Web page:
Unions in the mining industry on Tuesday gave Parliament's portfolio committee on mineral resources and energy their feedback on improving the state of the mining sector as well as energy supply in the country.
The committee was holding a day of engagements with organised labour in the mining and energy sectors. The most topical issues that unions raised were the Mining Charter, and the role of Eskom in creating a conducive environment for industry.
National Union of Mineworkers president Joseph Montisetse told the committee that unbundling Eskom without a clear plan or discussing the business case motivations with labour was foolhardy.
"Countries such as Zimbabwe [took] a Cabinet decision last year to integrate their electricity industry after a dismal failure of their unbundling model over many years. Governance remains a serious challenge," said Montisetse.
Montisetse told the committee that the board of Eskom should be appointed by Parliament and not the minister. He also called for the shareholder compact signed by the Department of Public Enterprise and Eskom to be made public to allow scrutiny and accountability.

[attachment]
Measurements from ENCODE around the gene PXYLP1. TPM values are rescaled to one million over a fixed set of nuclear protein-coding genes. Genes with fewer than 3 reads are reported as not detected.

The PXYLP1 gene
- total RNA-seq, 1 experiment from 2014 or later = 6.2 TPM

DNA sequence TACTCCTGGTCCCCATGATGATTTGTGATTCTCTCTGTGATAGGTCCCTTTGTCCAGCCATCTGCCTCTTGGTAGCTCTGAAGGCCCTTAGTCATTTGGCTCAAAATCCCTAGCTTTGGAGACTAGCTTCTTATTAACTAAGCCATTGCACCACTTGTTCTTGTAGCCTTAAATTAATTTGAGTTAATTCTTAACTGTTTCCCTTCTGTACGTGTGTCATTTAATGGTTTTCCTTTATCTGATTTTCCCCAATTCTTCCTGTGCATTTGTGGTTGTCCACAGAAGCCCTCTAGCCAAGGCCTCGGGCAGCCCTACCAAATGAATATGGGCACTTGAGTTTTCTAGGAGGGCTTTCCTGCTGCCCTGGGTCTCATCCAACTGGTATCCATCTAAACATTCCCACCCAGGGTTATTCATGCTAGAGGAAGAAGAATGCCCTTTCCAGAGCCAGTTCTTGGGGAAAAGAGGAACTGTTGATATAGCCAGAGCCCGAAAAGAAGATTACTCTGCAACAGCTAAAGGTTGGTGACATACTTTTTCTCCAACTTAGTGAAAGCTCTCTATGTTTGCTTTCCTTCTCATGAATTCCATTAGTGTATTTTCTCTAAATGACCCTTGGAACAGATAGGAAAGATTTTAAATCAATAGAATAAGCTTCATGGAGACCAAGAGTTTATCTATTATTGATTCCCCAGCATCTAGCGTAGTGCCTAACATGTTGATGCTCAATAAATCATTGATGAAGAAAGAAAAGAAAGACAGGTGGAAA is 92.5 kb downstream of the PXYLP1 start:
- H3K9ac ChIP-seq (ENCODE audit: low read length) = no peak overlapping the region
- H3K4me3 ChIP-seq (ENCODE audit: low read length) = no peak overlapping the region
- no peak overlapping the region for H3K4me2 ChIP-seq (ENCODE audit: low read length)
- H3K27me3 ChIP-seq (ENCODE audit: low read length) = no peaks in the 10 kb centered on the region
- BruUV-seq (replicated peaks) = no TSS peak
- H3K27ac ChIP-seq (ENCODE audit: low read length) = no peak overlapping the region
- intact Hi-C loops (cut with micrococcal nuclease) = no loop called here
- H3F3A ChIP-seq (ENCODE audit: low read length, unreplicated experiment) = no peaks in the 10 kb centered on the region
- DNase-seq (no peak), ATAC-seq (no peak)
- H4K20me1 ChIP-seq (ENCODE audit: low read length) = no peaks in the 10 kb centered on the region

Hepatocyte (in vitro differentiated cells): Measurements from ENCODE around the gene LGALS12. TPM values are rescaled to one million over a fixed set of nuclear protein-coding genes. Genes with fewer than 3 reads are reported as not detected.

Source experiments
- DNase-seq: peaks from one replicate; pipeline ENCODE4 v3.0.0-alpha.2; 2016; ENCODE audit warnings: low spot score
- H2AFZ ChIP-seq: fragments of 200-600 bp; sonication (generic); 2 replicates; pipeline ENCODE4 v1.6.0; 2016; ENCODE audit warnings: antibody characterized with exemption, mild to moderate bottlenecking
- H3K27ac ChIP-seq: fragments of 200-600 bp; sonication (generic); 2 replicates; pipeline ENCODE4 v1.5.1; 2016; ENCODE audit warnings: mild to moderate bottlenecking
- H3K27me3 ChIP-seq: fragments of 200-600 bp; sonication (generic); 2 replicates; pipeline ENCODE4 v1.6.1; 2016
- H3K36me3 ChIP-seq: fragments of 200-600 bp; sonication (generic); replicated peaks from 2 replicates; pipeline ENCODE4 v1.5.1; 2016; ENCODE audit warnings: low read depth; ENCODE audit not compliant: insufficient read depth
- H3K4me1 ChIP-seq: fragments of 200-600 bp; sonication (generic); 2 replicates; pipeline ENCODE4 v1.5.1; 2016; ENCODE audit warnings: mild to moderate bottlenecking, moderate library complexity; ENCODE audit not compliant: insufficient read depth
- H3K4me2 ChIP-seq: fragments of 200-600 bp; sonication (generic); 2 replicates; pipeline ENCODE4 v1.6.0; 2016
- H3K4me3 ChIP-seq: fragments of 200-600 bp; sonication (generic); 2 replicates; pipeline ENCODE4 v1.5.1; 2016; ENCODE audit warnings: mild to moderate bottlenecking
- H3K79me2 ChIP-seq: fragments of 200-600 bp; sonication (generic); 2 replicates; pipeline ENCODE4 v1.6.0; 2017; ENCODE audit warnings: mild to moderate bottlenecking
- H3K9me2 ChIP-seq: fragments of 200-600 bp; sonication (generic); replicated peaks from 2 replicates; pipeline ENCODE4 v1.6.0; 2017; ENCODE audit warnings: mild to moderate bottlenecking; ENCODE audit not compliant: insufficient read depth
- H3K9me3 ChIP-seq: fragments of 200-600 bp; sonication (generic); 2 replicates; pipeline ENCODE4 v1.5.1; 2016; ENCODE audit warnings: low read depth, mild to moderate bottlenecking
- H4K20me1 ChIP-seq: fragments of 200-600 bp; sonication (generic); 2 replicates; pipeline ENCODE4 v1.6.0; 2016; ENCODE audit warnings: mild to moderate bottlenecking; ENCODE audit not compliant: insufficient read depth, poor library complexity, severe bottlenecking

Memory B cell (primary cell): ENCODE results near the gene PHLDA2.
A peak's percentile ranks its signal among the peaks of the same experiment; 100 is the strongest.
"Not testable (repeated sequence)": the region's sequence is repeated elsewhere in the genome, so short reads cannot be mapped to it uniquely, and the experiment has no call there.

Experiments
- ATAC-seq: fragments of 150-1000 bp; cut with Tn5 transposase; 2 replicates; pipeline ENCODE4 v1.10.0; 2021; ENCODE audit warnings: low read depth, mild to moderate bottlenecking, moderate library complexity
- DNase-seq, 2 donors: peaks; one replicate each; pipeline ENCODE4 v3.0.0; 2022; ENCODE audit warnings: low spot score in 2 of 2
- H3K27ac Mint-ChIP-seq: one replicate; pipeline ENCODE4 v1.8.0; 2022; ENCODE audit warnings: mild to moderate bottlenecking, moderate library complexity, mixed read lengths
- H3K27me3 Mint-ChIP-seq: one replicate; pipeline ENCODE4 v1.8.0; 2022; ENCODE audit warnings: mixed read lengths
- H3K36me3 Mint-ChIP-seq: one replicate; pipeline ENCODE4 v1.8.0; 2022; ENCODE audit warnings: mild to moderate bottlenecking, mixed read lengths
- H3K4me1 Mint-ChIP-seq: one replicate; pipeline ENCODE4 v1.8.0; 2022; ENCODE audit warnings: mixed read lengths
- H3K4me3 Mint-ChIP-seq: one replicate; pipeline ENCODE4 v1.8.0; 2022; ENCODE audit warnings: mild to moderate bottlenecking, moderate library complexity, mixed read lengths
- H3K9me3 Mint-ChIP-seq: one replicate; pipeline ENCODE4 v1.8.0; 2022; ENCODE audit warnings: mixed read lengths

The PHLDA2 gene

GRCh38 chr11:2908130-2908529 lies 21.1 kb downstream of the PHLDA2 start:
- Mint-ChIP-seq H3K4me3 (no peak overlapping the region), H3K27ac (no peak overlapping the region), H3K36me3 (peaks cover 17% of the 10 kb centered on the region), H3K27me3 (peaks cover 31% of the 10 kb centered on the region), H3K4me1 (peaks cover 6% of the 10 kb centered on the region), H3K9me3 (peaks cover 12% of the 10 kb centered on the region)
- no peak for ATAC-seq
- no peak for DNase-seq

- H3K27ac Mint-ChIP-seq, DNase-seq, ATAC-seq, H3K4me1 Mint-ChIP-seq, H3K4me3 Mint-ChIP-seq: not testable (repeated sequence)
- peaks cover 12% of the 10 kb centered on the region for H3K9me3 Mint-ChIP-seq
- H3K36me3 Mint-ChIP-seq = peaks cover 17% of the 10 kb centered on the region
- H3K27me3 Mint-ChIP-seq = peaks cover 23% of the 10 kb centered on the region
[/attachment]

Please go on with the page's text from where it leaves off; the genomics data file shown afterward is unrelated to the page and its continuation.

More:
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Solidarity general secretary Gideon du Plessis told the committee that the union welcomed the appointment of Minister of Mineral Resources and Energy Gwede Mantashe, as well as his iteration of the Mining Charter.
"The Mantashe version is superior to that of former minister Zwane. Massive risk shift drop is far larger than the drop in fatalities. Performance bonuses are pushed hard, and we don't want workers risking their lives to the mine can achieve a target," said Du Plessis.
Du Plessis told the committee that it could trust unions as a social partner, as organised labour were forming coalitions to fight back against arbitrary thresholds and unilateral decisions in the labour market.